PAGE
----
Detail and Annotation of Symbology
The winged feminine figure in Durer’s Melencolia I is generally accepted as being the embodiment of Human Reason, with perhaps no little connection with the Greek goddess Athene. Reason’s face is in shadow, except for her eyes, which are fixed forward, not on the page she is inscribing. This it to represent the impotency of the human intellect, even in the throes of burning inspiration. Reason is thwarted, blocked; she cannot tap into the inner light regardless of the tools and implements around her.
The compass, like other tools we see around the figure of Reason, is both an example of the Art of Geometry (one of the seven parts of the traditional Renaissance education), and also an example of Humanity’s attempt to structure, reproduce and measure the physical world. This compass hangs loosely in Reason’s hand, rendering its function useless.
In this detail, the symbology is completely reversed from the usual iconography. The bat in this instance does not signify death or evil, a rare occurance in Mediaeval and Renaissance art. Rather, it merely serves as a winged messanger for the title of the piece, and to bring home the theme of melancholy, one of the four “humors” of early medicine. Melancholy, or the preponderance of “dark” or “black” bile in an individual’s make-up, was associated especially with darkness, intensity, and driven genius. Thus, the bat, which appears only in darkness, symbolizes the melancholy nature of those whose lives are ruled by reason.
Similarly, the comet is usually taken as a bad omen or a warning of calamity. In this engraving, the comet serves as the sole light source for the scene, and its rays are refracted in the night sky into a glittering rainbow-shaded halo. The comet, then, stands for the light of human reason, and also as a symbol of the Art of Astronomy, a second traditional subject.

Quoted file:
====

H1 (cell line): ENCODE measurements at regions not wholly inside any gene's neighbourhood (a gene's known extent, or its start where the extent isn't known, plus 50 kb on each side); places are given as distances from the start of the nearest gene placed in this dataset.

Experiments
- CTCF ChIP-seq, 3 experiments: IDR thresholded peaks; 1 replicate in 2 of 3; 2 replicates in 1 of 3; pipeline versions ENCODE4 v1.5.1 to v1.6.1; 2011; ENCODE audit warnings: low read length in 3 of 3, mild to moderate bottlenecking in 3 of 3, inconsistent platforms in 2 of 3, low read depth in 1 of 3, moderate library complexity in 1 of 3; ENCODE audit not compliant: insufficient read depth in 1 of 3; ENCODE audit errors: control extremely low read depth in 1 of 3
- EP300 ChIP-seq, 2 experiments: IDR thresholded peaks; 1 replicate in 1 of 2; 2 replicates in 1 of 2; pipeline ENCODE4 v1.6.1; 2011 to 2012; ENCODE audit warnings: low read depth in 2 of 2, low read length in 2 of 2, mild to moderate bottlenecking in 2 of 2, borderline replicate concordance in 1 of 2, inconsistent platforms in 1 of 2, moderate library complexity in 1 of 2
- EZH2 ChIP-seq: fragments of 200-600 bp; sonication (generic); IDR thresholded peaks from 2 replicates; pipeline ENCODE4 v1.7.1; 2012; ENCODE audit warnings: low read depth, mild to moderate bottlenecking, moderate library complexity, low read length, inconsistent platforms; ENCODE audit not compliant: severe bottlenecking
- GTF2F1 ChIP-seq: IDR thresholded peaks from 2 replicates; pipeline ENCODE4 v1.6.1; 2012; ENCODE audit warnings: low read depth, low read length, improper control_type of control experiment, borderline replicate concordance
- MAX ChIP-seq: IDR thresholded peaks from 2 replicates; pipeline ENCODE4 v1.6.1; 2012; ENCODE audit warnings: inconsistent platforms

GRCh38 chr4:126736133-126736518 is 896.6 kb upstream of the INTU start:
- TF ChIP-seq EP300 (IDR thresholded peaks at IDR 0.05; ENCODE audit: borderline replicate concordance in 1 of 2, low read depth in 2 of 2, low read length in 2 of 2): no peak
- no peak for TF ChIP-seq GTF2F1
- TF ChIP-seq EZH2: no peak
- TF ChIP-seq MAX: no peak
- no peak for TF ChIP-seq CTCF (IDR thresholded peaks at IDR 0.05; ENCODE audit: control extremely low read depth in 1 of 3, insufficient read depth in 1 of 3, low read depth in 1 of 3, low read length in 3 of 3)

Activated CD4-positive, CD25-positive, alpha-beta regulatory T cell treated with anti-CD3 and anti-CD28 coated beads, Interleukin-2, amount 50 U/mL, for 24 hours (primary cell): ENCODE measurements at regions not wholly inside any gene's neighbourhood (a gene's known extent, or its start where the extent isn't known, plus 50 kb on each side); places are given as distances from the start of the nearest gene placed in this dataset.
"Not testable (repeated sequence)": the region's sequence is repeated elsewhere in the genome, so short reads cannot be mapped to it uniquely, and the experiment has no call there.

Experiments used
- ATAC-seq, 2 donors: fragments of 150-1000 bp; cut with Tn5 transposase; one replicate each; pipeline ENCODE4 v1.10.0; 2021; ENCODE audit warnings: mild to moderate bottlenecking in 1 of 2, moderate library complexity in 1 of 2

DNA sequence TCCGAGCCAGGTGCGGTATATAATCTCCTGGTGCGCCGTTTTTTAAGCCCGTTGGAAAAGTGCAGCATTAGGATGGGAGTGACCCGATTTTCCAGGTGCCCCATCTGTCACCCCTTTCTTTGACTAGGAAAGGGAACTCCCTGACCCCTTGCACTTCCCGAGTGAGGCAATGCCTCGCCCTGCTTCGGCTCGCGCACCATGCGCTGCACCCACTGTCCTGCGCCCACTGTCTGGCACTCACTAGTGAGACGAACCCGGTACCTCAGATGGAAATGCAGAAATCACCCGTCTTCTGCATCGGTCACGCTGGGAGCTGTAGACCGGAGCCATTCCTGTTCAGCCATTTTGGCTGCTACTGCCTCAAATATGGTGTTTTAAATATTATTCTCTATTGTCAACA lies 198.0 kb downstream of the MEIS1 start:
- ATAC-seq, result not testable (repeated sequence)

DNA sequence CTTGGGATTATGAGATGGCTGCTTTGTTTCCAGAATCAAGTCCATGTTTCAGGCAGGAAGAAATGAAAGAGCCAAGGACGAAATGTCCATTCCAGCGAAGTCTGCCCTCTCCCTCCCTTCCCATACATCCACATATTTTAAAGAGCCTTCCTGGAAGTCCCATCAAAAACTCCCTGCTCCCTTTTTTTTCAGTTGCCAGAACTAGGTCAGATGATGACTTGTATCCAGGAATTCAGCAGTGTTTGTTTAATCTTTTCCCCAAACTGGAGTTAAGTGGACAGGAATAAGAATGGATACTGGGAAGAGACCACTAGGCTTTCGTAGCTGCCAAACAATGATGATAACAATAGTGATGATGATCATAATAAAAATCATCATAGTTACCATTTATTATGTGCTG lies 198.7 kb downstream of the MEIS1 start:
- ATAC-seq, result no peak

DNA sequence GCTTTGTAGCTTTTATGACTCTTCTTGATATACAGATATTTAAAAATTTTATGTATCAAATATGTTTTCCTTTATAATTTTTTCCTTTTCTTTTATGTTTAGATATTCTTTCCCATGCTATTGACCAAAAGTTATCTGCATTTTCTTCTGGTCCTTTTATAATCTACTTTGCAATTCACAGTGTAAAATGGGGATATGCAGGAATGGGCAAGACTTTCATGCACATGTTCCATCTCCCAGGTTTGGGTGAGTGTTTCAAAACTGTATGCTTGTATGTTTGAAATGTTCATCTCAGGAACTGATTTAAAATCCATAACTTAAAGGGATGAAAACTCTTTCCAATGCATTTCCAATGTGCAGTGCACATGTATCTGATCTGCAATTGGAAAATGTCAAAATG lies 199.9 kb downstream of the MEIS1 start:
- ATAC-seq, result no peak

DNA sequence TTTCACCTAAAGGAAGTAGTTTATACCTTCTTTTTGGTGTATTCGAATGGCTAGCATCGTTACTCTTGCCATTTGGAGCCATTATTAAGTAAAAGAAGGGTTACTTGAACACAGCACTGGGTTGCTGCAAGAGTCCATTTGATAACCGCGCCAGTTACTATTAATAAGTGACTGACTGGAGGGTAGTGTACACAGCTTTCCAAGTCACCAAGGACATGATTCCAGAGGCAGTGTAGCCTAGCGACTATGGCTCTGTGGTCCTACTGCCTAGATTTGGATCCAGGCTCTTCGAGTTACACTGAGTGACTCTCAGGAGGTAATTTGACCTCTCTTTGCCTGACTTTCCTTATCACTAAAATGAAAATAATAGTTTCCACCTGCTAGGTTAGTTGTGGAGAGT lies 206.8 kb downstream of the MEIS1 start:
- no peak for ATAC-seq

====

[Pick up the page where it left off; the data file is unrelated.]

This image links the paradigm of the four humors to the paradigm of astrology. Durer was very much a believer in astrology, and had his birth horoscope cast several times for insight into his character. The hourglass is an ancient symbol for Saturn, or Kronos, who appeared to the Romans as “Father Time.” In astronomical terms, Saturn is visible planet that moves slowest in the night sky; its slow progression is easily transmuted into the depressive nature of those suffering from “too much melancholy”.
Another symbol of human reason, the strange diagram etched in the wall above the seated figure is a so-called “magic square”. Each straight line in the square, and both diagonals, add to the sum of 34. It is speculated that the number holds further astrological meaning, or that it signifies Durer’s age at the time (which, was actually 33, if the date “1514” is correct). It is most definitely a symbol of the Art of Mathematics, another tool by which man measures the world around him.
There are four objects in this particular section with interesting meaning. The hammer, like the saw and nails below Reason’s dress, symbolizes Architecture, as does the ladder in the background. However, the hammer and nails lie in disarray, and the ladder leads to nowhere, showing again the stymied nature of human Reason and the inability for these tools to reach a higher level of understanding.
The lack of inspiration for which Reason feels so strongly is reflected in the other two objects. The blank of marble, itself a geometrical form, has not yet been touched. The crucible, seen behind and to the left of the blank, burns unattended. Neither resource is being used to its full potential; it could be said that the light of the comet does not cast enough light to work by. The crucible also subtly contains another interweaving of themes, in that it probably contains a casting of lead, the element most closely associated with the planet Saturn.